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    Middle East
     Dec 22, 2012

Middle East peace hinges on will
By Kaveh L Afrasiabi

CAMBRIDGE, Massachusetts - The cause of peace is predicated on the propensity of decision-makers to opt for peaceful resolution of conflicts. While there are nearly always a host of historical and political factors that trigger conflicts, the optimal necessity for bringing those conflicts to an end always revolves around the will towards peace, an important ingredient often missing in the Middle East.

By all indications, 2013 will be a pivotal year for war and peace in the Middle East. The questions of who will gain the upper hand and whether the region will experience positive or negative development are difficult if not impossible to predict, but trends are unmistakable and tabulating them individually helps to

decipher the evolving dynamics.

To begin with, we can safely assume that the tumults of state-building in post-Arab Spring countries will continue in Tunisia and Egypt, and that Bahrain and Jordan will likely experience a continuation of the political struggle for change. It seems clear that the Kurdish issue in Iraq will grow more prominent and that Baghdad will be more beset with problems of terrorism and political factionalism.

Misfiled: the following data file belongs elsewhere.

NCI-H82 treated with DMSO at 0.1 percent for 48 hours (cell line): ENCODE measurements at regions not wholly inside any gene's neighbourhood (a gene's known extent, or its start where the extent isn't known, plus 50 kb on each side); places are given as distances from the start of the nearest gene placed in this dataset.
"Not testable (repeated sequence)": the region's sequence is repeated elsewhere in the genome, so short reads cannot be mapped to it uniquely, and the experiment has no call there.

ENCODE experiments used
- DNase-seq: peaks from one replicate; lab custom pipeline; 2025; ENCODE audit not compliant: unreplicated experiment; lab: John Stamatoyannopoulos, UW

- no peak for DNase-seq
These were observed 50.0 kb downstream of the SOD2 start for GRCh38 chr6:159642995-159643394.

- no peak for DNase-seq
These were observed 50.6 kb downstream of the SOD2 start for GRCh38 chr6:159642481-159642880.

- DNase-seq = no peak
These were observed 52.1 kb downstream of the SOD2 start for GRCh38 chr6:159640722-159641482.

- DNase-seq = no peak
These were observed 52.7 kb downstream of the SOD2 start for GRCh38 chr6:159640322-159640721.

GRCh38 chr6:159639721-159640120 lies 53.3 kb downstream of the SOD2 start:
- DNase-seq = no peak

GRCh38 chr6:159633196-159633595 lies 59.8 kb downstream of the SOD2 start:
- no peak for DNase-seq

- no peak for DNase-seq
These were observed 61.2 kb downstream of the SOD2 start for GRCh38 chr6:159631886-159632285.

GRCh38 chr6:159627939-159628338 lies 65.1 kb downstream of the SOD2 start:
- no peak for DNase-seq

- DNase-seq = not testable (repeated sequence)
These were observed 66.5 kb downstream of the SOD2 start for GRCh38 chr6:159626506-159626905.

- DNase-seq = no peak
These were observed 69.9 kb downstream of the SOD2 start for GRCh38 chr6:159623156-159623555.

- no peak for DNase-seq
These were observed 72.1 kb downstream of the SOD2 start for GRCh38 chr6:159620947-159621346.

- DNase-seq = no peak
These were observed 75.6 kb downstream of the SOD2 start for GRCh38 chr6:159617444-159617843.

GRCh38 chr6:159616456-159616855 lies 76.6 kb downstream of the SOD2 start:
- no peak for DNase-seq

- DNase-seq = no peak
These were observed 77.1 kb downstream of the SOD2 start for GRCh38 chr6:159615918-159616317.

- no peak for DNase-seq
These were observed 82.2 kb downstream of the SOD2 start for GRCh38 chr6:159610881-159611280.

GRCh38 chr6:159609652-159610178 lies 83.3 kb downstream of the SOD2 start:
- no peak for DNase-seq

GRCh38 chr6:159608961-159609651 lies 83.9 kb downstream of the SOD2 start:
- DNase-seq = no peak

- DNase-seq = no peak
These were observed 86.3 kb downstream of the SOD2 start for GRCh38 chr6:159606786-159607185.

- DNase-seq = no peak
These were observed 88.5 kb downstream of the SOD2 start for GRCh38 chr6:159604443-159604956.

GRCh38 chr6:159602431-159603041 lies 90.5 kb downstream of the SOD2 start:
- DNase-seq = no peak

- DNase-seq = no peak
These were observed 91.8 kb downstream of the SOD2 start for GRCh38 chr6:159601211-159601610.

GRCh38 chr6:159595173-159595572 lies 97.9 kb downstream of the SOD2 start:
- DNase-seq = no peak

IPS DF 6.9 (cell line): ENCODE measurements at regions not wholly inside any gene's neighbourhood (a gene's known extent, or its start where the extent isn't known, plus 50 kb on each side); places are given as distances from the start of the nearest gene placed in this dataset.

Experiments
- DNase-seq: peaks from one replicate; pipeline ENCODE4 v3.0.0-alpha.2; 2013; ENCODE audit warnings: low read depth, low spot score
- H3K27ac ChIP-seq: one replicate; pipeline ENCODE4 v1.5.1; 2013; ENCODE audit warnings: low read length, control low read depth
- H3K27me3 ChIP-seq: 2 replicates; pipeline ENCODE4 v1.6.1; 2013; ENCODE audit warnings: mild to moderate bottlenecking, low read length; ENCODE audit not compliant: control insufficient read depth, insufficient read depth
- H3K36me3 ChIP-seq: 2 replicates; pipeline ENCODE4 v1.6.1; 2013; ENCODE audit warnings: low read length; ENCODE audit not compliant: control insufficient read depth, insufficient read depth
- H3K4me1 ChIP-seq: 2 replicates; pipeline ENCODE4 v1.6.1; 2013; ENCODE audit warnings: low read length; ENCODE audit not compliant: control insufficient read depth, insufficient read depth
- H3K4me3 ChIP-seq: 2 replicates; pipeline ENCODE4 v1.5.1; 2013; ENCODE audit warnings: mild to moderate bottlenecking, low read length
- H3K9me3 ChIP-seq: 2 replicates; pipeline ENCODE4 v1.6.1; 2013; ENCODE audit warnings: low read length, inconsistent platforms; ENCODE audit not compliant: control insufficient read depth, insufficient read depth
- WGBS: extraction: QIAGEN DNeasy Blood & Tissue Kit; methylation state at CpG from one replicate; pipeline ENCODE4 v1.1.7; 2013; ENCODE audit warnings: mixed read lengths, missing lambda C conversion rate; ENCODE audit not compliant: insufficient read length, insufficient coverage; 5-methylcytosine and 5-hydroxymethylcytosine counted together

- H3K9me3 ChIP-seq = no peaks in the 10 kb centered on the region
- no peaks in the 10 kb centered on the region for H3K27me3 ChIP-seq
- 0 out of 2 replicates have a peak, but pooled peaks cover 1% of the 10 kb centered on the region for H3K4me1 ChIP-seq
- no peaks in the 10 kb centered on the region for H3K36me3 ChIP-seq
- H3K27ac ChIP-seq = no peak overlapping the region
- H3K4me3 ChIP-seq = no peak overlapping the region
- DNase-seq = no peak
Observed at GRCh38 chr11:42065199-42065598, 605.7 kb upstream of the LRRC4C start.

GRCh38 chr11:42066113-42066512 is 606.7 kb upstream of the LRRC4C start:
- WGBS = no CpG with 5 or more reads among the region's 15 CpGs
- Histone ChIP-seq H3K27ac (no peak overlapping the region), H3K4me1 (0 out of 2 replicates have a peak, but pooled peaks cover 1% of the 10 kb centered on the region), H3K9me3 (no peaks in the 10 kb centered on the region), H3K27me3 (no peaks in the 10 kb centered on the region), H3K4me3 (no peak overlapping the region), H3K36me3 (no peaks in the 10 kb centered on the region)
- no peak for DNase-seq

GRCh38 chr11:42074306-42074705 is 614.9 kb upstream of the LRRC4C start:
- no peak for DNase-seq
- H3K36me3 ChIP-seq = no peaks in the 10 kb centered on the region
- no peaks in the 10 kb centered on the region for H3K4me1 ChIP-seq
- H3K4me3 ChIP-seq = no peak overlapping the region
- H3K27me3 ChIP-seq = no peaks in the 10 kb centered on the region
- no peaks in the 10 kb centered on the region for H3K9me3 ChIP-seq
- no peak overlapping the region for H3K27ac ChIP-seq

It can also be assumed that the Saudis will continue to struggle with issues of succession, and internal and regional instability; that regime change will rear as an issue in Syria; and that Israel's expansionism will be left unchecked by the US and other Western powers.

The Iran nuclear standoff will still likely dominate the foreign policy agenda of the second Obama administration, particularly if the "Israel Lobby" has its say.